I had no independence for the month and a half that I was in ICU, Transition and Rehab. I needed it badly; I was not even allowed to attend my bodily functions without a chaperone because my motor skills were compromised. I was convinced I could walk but falling on my face proved me wrong. Not in my right mind, I was determined to leave the hospital and don’t know why the nurses got so uptight since all I could do was sit up in bed, I certainly couldn’t leave.
I stayed in transition for a week before I was admitted into a rehab facility to recover my motor skills. Needless to say I was very weak and fatigued. I made an appointment with the dentist to have my teeth cleaned while still in rehab as Danny was allowed to check me out for short excursions. At the dentist’s office I vomited and then had a seizure in the dental chair and woke up in an ambulance. The seizure turned out not to be a big deal mostly brought on by my trying to do too much too soon coupled with the strain of having vomited.I did well in rehab and after 3 weeks I was ready to go home. The entire time I was there, I kept saying, “I just want “my life” back.”
I am now at the end of my recovery and am still shocked by the turn my life took.
I thank God, family, friends and medical staff for their love and support
This is being written in hopes of putting the experience behind me. What I know about traumatic experiences is that most often you need to talk about them until you don’t. I find myself repeating the story over and over mostly in response to the question, “What happened?” Sometimes I think I talk about it because I feel like it defines me. I also want to know “Why” it happened. A cause could be aspiration of food or mucus due to my GERD but there is no way of knowing for sure.
I am now at the end of my recovery and finally have “my life” back. The good thing is that I have not let it keep me down for I am a survivor.
Emil was my maternal grandfather for whom I feel nothing but pity. He was an alcoholic and a pedophile and I wish I could totally discount him, but I cannot. He was, after all, my mother’s beloved father. Is love blind or do we only see what we need to see?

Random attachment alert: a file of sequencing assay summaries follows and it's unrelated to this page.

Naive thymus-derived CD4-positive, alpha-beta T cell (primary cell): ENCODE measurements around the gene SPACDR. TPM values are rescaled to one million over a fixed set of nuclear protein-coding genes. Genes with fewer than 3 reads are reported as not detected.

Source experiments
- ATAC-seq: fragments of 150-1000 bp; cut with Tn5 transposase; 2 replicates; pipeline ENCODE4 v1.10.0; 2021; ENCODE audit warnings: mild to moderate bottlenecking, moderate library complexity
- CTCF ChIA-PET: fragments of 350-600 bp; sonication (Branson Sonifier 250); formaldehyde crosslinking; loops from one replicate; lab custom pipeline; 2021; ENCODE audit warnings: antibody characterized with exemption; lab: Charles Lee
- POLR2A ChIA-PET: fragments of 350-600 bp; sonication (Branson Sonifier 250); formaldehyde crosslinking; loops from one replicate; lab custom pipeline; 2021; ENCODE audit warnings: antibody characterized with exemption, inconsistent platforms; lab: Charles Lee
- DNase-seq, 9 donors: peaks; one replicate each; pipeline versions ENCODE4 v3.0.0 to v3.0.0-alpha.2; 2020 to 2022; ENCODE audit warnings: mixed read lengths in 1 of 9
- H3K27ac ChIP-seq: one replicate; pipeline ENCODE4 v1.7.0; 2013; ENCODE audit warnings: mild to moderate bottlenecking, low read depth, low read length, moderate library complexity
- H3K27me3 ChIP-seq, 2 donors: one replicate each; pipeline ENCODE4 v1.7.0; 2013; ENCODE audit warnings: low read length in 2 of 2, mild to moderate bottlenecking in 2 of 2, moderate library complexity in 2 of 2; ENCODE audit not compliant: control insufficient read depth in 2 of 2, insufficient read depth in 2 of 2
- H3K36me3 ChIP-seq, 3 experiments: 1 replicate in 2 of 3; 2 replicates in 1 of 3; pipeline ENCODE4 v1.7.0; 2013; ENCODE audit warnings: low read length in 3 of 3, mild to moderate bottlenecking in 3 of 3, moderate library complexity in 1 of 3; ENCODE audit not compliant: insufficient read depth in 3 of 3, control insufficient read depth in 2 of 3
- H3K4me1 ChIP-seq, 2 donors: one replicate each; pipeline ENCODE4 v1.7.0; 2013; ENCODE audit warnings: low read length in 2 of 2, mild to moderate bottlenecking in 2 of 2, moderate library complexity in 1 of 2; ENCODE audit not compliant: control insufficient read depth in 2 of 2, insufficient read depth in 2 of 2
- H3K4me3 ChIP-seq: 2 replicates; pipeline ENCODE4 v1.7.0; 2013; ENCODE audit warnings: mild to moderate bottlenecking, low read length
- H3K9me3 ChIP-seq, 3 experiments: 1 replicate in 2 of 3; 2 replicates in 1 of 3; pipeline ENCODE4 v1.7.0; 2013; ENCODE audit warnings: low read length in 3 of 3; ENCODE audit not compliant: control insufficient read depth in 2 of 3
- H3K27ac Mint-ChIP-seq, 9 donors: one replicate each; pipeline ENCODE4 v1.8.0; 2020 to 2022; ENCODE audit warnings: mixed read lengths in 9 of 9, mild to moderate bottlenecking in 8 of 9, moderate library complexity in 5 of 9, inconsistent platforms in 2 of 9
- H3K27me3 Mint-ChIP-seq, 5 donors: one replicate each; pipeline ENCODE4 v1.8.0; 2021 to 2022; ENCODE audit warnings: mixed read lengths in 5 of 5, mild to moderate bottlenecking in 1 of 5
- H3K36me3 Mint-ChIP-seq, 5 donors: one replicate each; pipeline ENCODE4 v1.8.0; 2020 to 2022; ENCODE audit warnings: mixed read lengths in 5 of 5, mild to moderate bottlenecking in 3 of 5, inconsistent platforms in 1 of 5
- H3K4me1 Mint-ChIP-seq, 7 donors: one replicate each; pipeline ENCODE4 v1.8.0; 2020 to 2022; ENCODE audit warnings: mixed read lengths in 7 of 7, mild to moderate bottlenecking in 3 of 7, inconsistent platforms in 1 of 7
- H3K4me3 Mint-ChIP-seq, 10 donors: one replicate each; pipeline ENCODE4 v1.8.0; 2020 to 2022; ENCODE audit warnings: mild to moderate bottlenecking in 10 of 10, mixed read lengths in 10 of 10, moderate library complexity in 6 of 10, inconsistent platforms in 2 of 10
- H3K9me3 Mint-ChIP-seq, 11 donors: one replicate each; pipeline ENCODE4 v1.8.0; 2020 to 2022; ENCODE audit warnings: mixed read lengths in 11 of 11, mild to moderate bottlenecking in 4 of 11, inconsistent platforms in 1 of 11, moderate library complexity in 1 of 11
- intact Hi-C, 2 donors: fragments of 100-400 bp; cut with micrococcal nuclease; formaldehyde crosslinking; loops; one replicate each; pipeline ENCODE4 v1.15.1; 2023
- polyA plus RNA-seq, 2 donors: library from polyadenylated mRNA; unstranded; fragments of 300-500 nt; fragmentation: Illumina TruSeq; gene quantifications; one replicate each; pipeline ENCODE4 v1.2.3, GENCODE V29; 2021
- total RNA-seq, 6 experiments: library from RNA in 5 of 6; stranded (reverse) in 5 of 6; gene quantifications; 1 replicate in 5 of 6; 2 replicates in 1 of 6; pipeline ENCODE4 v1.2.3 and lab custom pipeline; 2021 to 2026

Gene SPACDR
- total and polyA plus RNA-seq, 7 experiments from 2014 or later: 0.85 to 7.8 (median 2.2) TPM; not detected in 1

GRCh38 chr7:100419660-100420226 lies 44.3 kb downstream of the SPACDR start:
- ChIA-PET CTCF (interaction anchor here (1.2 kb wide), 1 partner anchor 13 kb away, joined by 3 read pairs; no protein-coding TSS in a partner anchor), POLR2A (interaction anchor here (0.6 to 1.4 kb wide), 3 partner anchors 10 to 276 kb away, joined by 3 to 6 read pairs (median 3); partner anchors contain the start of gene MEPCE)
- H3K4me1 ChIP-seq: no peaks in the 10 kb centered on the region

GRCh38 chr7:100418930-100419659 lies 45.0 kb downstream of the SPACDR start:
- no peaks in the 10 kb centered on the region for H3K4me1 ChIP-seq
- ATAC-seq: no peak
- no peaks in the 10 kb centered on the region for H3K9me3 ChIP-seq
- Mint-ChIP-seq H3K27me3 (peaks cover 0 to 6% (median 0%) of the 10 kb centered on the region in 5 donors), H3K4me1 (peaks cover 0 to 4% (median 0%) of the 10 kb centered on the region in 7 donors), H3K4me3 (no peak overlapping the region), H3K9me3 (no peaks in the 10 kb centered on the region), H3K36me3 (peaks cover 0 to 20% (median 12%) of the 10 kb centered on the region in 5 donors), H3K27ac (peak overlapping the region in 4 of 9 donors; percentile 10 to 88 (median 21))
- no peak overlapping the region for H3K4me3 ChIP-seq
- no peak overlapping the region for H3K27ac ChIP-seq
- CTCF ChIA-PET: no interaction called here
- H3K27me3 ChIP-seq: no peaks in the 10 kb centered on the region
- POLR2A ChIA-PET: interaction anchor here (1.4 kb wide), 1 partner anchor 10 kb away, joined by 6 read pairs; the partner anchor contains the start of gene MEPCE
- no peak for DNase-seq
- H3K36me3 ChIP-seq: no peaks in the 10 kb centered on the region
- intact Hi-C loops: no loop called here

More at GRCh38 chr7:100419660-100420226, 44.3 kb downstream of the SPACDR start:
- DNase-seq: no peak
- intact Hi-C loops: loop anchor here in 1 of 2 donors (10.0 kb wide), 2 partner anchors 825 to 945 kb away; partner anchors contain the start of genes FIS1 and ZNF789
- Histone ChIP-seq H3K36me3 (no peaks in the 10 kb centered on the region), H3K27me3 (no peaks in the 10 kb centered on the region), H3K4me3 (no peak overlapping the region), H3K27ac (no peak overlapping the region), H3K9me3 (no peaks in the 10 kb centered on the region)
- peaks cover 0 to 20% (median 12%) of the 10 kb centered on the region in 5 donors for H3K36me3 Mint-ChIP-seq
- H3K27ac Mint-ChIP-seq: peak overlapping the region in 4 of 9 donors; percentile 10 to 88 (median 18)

My grandfather was born in 1900, the year one of the worst storms in history all but wiped out Galveston Island. As this was before hurricanes were named, it has always been referred to as “The 1900 Storm” or “The Great Storm”. Galveston Island is located approximately 50 miles from the town of Alief where my grandfather was born. Could it be a coincidence that his birth and a severe hurricane occurred simultaneously? Could it have been an omen?
September 8, 1900, hurricane. Texas State Library photo
Emil’s family immigrated from Bohemia, now Czechoslavakia. My grandmother, Anna, always told me to never marry a”Bohunk” (slang for Bohemian) and though she never gave me a reason, I think even as a young girl I understood. I don’t have much information on timing but at some point, Grandpa followed his brothers to Galveston Island when they went there to work for the newspaper (he took a job but I cannot recall what it was.) In Galveston, he met Anna and no one still living seems to know how they met or anything about their early marriage. One of Anna’s sisters did often say that my grandmother got pregnant “every time Emil hung his pants on her bedpost”.
Emil and Anna were always poor and lived in a small house with 2 bedrooms. One of the bedrooms was a passageway to the bathroom from the living and remaining bedroom areas so it was the kind of house referred as a “shotgun” house. The house was on stilts, typical of Galveston homes, in order to prevent high water damage. They had five children, all of whom they raised in the little house. In later years he and my uncle had a shrimping business and were very close.